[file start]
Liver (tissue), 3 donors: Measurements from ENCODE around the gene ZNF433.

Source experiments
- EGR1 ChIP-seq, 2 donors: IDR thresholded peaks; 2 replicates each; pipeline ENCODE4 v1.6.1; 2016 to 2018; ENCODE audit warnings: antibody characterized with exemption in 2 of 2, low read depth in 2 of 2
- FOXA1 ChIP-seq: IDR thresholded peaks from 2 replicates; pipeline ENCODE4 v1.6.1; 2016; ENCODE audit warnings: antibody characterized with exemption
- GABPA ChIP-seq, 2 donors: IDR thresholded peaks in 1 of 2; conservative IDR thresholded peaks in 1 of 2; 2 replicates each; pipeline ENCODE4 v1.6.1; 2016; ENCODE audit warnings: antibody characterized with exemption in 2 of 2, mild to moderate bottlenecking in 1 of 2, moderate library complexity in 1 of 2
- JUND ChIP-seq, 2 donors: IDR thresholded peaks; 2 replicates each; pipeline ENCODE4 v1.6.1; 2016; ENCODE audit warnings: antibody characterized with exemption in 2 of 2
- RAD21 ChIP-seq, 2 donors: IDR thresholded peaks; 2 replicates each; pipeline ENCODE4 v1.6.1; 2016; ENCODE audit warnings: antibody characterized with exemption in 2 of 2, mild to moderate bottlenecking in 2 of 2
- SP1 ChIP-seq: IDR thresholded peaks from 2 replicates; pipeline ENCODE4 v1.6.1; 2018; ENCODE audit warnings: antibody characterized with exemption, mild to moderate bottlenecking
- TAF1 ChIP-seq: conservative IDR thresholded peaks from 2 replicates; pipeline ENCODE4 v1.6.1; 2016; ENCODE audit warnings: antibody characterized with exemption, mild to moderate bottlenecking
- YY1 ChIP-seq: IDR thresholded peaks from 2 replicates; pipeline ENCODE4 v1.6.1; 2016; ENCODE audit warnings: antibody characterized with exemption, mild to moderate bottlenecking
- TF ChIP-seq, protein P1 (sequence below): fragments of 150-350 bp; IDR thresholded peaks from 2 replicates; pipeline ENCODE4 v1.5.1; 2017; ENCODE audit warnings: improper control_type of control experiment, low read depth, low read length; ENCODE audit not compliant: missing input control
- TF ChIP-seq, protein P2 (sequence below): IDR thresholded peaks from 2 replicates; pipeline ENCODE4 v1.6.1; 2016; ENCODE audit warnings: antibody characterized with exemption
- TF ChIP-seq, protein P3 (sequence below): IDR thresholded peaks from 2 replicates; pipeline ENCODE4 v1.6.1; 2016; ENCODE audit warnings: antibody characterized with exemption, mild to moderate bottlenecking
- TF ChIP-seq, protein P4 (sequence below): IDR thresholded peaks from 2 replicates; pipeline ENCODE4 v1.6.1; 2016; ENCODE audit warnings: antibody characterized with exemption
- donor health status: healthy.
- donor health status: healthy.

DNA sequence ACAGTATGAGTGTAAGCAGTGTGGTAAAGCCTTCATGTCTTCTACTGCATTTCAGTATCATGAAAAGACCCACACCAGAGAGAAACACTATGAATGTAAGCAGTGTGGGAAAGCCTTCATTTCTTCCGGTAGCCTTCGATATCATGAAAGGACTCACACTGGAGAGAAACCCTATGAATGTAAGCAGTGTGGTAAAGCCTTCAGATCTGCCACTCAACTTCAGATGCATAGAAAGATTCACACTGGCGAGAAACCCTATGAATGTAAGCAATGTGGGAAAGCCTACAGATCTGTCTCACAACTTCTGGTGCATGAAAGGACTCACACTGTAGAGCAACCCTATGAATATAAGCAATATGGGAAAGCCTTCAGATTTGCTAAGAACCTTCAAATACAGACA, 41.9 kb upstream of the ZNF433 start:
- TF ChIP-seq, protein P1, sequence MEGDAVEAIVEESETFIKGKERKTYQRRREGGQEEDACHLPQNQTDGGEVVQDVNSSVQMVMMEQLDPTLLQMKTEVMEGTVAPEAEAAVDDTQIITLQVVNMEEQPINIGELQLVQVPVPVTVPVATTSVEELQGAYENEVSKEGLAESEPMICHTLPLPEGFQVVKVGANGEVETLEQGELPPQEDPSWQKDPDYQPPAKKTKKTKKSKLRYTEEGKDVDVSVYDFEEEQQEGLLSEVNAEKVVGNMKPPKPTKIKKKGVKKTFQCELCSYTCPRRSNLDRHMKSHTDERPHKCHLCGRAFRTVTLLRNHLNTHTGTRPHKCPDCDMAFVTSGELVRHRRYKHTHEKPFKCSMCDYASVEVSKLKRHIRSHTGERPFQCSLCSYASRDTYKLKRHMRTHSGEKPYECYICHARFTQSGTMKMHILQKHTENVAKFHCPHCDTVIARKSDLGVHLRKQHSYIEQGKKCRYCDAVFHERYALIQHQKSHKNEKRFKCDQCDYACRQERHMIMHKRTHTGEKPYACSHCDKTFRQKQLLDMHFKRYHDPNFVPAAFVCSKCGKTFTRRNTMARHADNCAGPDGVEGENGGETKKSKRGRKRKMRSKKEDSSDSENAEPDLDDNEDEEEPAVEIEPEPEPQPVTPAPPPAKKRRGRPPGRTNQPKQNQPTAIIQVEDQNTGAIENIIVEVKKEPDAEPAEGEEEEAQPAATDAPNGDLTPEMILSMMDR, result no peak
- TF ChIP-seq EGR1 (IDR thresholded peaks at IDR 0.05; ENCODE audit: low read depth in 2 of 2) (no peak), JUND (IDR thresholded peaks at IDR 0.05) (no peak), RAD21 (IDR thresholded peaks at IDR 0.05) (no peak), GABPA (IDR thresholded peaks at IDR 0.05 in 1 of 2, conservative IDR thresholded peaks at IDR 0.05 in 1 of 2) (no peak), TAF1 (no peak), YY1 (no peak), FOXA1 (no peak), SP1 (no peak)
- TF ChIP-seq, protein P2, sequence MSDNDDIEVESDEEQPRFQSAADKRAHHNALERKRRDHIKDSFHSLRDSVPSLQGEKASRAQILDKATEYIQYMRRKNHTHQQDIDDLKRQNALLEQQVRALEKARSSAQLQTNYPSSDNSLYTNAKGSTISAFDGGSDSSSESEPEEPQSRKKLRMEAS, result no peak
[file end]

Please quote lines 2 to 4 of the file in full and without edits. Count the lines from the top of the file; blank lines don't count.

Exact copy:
Source experiments
- EGR1 ChIP-seq, 2 donors: IDR thresholded peaks; 2 replicates each; pipeline ENCODE4 v1.6.1; 2016 to 2018; ENCODE audit warnings: antibody characterized with exemption in 2 of 2, low read depth in 2 of 2
- FOXA1 ChIP-seq: IDR thresholded peaks from 2 replicates; pipeline ENCODE4 v1.6.1; 2016; ENCODE audit warnings: antibody characterized with exemption